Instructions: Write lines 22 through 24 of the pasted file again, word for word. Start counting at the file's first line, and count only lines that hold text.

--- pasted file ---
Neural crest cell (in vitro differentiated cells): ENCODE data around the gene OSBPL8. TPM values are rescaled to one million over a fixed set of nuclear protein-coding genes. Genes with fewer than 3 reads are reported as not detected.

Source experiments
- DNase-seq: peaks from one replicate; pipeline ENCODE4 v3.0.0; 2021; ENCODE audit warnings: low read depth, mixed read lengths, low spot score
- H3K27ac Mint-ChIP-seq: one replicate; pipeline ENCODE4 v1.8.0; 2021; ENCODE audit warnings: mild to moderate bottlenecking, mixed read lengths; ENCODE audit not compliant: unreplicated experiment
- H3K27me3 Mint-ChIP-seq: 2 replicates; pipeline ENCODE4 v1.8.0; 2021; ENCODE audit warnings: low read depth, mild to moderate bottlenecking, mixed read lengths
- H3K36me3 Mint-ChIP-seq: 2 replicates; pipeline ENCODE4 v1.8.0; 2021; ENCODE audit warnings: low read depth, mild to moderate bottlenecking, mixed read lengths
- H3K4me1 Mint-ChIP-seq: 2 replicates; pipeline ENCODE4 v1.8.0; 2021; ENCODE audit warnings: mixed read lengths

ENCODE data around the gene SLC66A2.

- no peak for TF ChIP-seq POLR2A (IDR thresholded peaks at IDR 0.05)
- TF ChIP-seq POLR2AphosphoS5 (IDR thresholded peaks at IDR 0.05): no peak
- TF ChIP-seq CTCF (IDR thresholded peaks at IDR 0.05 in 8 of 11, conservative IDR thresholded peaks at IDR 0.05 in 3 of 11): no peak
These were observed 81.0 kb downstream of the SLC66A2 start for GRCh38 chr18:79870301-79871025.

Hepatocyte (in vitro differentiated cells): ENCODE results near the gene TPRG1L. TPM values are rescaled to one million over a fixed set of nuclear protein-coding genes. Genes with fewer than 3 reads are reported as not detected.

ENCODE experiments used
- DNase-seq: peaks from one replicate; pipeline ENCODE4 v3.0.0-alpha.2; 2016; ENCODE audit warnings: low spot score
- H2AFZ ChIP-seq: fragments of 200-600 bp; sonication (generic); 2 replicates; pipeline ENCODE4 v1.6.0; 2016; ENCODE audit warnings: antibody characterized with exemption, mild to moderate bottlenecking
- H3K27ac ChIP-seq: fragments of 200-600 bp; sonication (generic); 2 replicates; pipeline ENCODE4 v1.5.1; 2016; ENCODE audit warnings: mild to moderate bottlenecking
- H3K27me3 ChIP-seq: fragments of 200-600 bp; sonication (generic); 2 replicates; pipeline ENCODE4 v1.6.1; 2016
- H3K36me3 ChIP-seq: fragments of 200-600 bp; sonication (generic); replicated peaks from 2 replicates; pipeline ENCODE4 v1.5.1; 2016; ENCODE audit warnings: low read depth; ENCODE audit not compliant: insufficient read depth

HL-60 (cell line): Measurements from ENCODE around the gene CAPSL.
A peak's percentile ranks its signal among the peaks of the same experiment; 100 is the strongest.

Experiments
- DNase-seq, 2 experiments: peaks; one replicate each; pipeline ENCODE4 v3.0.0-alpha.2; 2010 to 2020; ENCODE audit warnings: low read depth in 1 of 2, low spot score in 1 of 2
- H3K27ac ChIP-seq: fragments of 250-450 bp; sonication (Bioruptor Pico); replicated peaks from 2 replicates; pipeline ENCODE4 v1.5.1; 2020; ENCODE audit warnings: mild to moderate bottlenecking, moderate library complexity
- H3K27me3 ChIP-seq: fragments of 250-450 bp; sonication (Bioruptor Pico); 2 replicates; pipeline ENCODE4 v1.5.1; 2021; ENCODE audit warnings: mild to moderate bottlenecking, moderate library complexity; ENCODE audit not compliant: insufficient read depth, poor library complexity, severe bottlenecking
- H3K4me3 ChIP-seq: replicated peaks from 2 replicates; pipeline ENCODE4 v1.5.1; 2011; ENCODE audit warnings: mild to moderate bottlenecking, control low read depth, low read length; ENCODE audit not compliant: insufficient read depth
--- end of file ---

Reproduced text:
Experiments
- DNase-seq, 2 experiments: peaks; one replicate each; pipeline ENCODE4 v3.0.0-alpha.2; 2010 to 2020; ENCODE audit warnings: low read depth in 1 of 2, low spot score in 1 of 2
- H3K27ac ChIP-seq: fragments of 250-450 bp; sonication (Bioruptor Pico); replicated peaks from 2 replicates; pipeline ENCODE4 v1.5.1; 2020; ENCODE audit warnings: mild to moderate bottlenecking, moderate library complexity